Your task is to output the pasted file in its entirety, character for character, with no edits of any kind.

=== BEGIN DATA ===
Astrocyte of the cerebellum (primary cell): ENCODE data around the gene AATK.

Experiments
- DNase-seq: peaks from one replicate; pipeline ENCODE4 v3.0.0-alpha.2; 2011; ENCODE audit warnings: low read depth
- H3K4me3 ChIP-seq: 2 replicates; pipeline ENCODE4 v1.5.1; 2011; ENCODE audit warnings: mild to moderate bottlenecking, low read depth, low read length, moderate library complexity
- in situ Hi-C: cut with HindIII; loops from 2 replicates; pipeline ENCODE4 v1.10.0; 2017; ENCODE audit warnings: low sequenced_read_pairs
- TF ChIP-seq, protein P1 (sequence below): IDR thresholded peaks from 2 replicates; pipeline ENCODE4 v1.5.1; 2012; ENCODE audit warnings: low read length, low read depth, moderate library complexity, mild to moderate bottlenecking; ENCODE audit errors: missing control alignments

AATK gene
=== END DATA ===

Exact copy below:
Astrocyte of the cerebellum (primary cell): ENCODE data around the gene AATK.

Experiments
- DNase-seq: peaks from one replicate; pipeline ENCODE4 v3.0.0-alpha.2; 2011; ENCODE audit warnings: low read depth
- H3K4me3 ChIP-seq: 2 replicates; pipeline ENCODE4 v1.5.1; 2011; ENCODE audit warnings: mild to moderate bottlenecking, low read depth, low read length, moderate library complexity
- in situ Hi-C: cut with HindIII; loops from 2 replicates; pipeline ENCODE4 v1.10.0; 2017; ENCODE audit warnings: low sequenced_read_pairs
- TF ChIP-seq, protein P1 (sequence below): IDR thresholded peaks from 2 replicates; pipeline ENCODE4 v1.5.1; 2012; ENCODE audit warnings: low read length, low read depth, moderate library complexity, mild to moderate bottlenecking; ENCODE audit errors: missing control alignments

AATK gene